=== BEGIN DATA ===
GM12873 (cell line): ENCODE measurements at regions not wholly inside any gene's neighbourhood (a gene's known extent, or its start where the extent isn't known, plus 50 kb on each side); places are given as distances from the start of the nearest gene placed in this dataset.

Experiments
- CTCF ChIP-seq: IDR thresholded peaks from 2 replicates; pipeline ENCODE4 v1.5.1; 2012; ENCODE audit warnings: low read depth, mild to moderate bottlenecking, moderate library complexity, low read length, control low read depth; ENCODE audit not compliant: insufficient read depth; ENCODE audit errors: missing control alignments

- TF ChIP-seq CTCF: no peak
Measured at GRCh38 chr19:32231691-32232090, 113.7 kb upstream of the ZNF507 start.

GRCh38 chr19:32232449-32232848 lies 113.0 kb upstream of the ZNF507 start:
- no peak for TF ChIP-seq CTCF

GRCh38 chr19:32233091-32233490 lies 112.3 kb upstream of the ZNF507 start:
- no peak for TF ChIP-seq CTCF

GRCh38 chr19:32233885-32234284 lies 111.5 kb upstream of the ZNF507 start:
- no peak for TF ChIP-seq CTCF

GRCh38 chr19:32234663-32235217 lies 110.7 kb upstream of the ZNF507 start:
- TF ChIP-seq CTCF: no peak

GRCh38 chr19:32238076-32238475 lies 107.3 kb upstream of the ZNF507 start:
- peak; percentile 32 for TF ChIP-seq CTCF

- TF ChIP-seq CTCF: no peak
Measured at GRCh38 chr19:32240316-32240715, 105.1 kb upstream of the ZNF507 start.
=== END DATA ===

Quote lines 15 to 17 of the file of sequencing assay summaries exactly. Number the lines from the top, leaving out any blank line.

- peak; percentile 32 for TF ChIP-seq CTCF

- TF ChIP-seq CTCF: no peak
Measured at GRCh38 chr19:32240316-32240715, 105.1 kb upstream of the ZNF507 start.